Annual Report 2013
At 71 years old, Lynn Lippert has climbed so many mountains she's lost track of them all. But she remembers every summit she's topped to raise funds for Fred Hutchinson Cancer Research Center's Climb to Fight Breast Cancer.
Lynn remembers them in part because she always carries a banner with the names of more than 1,000 people touched by cancer – in celebration of their survival or their memories. There are so many names she's had to add an extra panel. "It's a symbol that there's just way too much cancer in the world," Lynn said of the banner.
But it's also a symbol of hope, which is something the three-time cancer survivor knows a lot about.
Lynn grew up hiking with her brothers in Oregon. It wasn't until college where she trained to become a physical therapist that she began summiting peaks, starting with Mt. Hood outside of Portland. Over the next 50 years, Lynn's passion for climbing led her across the western United States, Ecuador, Nepal and Africa.
While working as a physical therapy teacher, Lynn met avid climber Sal Jepson. The two became climbing partners and soon life partners. Sal's support would be critical to helping Lynn overcome her greatest obstacle.
In 1997, as Sal was going back to school to start a second career as a veterinarian, Lynn was diagnosed with breast cancer after a routine annual mammogram. She underwent a lumpectomy, radiation and chemotherapy treatment, a regimen that seemed to work. But in 2000, Lynn's doctor discovered a tumor in her other breast during another mammogram. She opted for a double mastectomy to remove the tumor and reduce the risk of future cancer. The strategy was effective for several years, but in 2009 Lynn experienced pain in her pelvis and an examination showed that the cancer had metastasized in her bones. Fortunately, Lynn caught it early enough to stop its growth and reverse it into remission, where it remains today.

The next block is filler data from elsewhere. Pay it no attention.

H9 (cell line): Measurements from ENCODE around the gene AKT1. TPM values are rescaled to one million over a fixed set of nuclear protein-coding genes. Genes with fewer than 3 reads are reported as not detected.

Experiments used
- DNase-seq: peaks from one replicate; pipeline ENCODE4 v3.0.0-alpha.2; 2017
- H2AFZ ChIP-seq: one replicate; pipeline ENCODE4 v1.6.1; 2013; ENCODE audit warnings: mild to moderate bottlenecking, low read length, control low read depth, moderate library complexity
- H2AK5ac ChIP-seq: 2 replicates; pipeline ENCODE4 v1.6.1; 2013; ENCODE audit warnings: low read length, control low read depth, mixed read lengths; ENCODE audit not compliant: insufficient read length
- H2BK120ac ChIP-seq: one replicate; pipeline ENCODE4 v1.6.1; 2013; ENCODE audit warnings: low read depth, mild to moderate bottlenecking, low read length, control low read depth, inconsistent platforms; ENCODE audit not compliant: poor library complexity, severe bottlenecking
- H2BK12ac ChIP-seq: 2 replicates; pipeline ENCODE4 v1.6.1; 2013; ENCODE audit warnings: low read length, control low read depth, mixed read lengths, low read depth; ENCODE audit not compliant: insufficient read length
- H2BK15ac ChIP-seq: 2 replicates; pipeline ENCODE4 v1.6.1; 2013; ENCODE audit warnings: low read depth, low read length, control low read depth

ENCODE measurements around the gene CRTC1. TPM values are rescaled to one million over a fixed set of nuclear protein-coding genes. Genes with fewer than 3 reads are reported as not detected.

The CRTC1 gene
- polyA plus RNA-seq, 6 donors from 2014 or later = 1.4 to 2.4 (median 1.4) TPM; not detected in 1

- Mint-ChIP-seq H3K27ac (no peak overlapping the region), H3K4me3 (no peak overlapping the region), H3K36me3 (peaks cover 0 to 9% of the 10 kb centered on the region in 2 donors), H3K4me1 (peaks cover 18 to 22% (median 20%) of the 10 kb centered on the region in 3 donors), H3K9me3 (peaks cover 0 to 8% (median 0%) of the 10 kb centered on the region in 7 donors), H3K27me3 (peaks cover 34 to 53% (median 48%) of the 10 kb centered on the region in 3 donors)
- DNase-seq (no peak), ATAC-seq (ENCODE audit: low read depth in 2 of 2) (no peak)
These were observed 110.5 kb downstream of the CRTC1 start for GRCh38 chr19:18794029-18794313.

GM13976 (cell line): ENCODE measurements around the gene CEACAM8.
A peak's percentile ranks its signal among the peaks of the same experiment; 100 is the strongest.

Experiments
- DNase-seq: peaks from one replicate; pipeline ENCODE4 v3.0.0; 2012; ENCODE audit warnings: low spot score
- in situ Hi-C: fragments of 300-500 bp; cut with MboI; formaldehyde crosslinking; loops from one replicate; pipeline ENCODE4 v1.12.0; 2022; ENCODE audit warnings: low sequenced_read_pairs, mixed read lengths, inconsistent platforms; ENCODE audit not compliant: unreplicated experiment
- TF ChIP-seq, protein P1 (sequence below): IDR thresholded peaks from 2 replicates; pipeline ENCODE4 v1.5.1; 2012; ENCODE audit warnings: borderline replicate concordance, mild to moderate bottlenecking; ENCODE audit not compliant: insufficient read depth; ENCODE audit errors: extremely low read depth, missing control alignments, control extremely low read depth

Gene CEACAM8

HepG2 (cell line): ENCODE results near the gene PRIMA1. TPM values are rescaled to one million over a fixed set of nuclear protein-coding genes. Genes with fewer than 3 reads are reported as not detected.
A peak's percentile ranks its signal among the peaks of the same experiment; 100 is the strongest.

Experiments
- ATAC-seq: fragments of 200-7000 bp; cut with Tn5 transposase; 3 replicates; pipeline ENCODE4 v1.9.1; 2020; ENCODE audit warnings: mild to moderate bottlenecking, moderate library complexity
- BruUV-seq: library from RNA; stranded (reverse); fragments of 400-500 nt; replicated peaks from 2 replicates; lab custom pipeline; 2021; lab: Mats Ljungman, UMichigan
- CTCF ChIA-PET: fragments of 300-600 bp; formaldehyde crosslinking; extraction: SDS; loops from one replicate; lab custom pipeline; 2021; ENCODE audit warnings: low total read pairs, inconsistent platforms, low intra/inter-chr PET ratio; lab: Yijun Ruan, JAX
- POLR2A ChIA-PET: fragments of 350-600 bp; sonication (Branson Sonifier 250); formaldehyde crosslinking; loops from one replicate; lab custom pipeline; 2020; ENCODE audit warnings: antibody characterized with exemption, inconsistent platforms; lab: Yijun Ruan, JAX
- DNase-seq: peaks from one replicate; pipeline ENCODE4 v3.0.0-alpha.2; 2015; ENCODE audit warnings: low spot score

Lynn's diagnoses brought her and Sal closer together. During each ordeal, the two stayed hopeful, kept active, focused on the positive and remained committed to enjoying life. The couple took a trip to Hawaii after Lynn's first bout with cancer. After her second diagnosis, the pair took a year off and traveled around the world, a trip that included summiting Mt. Kilimanjaro, Africa's highest peak.
"Almost a year to the day from my last chemo treatment, we were standing on the summit of Kili," Lynn said. "That was a very sweet and emotional moment. Coming down, I felt like I was getting on with my life."
Sal believes Lynn's unwillingness to let cancer dictate her life allowed her to stay strong in spite of two primary tumor diagnoses and a recurrence.
"Lynn has a very powerful story to show you can thrive and survive and have a wonderful life in spite of cancer," Sal said. "I think her story is compelling to those who have the diagnosis and think life is over. It's not over until it's over."
It was Sal who first learned about the Climb to Fight Breast Cancer and thought it was the perfect outlet for Lynn. In 2005, Lynn completed her first Climb to Fight Breast Cancer peak. Since then, she has topped 15 more mountains, the most recent one – Mt. Olympus in Washington state – on her 71st birthday. Over the course of her climbs, she has raised more than $200,000 for the cause.
The commitment to cancer research, and the incredible amount of support that Lynn has received through the Climb to Fight Breast Cancer, left a permanent impression on her and Sal. In August 2012 the couple established a $50,000 initial endowment to support breast cancer research at Fred Hutch. A year later, they added another $50,000 to their fund.
Sal said she and Lynn live the way they do so they can make the kind of commitments they have to breast cancer research.
"We have a vested interest in finding a cure and are impressed and intrigued with the Hutch pilot projects, which need funding but aren't quite ready for large National Institutes of Health grants," Sal said. "We truly believe one of those brilliant researchers will be the one to make a breakthrough and find a cure."